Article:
Outcome of interest
The outcome variable was COVID-19 cases per 1000 individuals. All instances of verified COVID-19 cases were compiled and counted for each tribal nation separately.
Focal independent variables
Population characteristics were derived from the 2018 5-Year ACS data. The researchers hypothesized three independent variables that would have a relationship with COVID-19 cases on reservations. The first is the proportion of households lacking complete plumbing, as sanitation and access to running water are important determinants of COVID-19 transmission. The second is the proportion of households with more than 1 person per room, as it is difficult to self-quarantine in crowded conditions. The last variable is the proportion of households that speak English-only, as it may indicate how many households receive information about COVID-19 that is actually understood.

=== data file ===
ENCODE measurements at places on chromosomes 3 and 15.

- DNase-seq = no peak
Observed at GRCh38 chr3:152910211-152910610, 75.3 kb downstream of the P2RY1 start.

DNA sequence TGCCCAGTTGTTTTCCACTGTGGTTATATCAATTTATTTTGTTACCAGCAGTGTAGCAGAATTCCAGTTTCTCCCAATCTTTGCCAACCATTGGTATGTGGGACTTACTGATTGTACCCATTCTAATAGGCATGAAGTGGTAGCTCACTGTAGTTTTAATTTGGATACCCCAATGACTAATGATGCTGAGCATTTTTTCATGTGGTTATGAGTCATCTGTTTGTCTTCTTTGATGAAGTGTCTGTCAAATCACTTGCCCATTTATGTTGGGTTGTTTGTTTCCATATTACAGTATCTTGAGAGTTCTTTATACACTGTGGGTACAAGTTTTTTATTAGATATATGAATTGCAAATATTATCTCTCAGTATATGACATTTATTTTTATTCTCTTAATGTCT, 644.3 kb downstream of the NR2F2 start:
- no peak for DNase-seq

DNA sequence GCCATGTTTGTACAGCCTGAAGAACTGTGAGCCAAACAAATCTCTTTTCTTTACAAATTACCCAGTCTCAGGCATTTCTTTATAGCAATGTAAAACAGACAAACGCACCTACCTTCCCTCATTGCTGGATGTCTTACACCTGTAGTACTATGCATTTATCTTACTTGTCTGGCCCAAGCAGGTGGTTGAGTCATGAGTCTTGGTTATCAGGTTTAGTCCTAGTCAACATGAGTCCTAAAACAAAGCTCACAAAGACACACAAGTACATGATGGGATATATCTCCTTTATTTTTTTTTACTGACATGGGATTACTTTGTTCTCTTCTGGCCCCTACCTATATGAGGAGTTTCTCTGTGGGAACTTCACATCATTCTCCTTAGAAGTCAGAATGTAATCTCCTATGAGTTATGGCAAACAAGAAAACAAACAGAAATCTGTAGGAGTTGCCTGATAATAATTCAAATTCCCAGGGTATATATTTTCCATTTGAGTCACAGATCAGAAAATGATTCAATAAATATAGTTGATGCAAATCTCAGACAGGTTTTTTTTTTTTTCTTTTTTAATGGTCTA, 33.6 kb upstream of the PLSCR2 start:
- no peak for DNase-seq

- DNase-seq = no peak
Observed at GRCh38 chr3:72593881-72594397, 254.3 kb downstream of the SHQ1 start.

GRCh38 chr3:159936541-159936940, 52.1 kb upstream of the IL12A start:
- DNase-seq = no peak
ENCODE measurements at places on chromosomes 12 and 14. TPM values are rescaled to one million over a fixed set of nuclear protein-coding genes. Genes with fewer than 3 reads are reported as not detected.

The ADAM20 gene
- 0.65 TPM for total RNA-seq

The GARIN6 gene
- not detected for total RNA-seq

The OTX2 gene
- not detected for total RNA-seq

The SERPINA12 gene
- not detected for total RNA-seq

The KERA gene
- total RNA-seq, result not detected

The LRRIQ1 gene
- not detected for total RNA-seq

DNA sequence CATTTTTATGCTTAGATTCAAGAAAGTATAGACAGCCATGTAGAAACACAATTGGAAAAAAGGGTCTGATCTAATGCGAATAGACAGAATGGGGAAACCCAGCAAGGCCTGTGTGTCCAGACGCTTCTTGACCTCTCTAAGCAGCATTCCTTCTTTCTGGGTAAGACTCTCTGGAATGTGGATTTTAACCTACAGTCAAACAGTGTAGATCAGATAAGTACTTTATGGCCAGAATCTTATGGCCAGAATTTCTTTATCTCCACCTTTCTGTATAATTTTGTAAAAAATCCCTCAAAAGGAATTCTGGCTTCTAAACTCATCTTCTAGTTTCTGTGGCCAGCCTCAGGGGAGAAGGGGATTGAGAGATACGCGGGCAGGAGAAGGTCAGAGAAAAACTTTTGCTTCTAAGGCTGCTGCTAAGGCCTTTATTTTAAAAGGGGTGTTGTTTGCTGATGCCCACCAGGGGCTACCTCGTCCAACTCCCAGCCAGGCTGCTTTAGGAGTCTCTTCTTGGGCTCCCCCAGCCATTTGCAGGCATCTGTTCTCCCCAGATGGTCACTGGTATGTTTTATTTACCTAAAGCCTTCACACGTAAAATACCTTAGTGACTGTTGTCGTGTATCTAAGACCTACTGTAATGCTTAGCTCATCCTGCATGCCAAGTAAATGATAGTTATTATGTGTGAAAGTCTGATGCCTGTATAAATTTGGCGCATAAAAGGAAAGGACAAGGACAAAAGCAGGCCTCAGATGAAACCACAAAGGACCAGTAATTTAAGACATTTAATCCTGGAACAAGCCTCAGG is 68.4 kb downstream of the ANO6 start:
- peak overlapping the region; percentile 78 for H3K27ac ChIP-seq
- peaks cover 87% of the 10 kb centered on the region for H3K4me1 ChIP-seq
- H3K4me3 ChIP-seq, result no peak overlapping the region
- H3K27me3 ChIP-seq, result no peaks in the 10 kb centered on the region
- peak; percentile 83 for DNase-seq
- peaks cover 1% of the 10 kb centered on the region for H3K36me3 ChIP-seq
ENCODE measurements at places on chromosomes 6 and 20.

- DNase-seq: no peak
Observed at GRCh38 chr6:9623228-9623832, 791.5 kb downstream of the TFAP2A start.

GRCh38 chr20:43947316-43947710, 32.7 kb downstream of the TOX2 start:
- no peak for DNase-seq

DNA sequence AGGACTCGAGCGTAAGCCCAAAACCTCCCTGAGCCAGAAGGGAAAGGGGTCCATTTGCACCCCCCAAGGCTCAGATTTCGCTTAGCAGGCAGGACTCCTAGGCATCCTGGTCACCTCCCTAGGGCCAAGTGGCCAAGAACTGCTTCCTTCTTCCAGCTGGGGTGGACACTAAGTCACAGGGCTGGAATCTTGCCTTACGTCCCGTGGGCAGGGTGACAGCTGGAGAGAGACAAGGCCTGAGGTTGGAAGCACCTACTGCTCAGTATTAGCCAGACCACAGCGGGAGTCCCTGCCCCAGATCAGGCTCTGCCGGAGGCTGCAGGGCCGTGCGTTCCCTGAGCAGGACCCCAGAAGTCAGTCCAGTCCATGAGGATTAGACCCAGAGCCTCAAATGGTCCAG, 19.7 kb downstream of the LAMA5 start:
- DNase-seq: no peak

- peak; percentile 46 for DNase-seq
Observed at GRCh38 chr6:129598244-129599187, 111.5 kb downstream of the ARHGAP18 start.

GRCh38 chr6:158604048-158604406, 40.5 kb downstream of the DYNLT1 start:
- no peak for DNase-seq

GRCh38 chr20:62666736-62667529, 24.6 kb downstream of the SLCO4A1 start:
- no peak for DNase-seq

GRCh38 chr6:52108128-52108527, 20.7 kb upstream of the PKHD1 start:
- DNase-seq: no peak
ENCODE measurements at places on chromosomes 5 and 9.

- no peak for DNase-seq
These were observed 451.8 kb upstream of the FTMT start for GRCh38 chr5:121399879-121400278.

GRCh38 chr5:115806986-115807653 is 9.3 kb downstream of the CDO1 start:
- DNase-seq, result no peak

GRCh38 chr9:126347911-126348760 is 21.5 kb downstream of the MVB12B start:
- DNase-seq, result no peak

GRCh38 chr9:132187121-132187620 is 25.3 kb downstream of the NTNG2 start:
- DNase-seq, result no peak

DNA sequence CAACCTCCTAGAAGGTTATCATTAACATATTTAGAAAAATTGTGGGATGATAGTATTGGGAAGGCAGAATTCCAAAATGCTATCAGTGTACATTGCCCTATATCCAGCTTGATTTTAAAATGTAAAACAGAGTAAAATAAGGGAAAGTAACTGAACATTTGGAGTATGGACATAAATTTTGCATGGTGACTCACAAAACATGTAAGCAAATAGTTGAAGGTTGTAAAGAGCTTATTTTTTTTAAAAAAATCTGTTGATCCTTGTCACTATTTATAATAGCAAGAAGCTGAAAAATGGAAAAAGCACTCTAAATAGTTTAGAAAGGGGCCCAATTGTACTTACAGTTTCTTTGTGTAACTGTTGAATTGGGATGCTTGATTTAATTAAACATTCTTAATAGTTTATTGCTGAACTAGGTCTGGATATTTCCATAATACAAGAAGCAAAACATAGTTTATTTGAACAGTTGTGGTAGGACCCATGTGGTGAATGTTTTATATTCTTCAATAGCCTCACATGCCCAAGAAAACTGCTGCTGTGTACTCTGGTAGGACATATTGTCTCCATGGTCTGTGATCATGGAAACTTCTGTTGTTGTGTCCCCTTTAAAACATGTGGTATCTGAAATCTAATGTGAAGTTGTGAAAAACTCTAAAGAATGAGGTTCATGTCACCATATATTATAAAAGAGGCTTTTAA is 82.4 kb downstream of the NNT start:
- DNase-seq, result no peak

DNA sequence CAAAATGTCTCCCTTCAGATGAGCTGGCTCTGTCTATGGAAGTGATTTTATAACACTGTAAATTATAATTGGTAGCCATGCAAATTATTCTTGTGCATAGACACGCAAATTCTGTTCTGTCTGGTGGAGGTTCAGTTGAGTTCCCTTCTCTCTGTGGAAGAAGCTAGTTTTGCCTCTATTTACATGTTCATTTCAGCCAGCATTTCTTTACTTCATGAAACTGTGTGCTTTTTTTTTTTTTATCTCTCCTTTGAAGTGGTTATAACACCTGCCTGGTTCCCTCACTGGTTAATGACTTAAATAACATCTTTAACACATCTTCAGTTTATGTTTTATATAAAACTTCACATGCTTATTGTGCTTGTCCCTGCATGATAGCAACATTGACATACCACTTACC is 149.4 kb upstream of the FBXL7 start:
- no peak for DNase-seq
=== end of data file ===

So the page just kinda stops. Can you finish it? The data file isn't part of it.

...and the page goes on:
Control variables included several economic and social factors known to influence health. These variables included percentage of reservation households that are Native American, the U.S state that the majority of the tribal reservation is located in, average household size, median household age, gender, household income, percentage of households married, and percentage of the population with a Bachelor’s degree or higher.
The researchers conducted a least-squares model and Poisson regression for analysis. All analyses were conducted in STATA.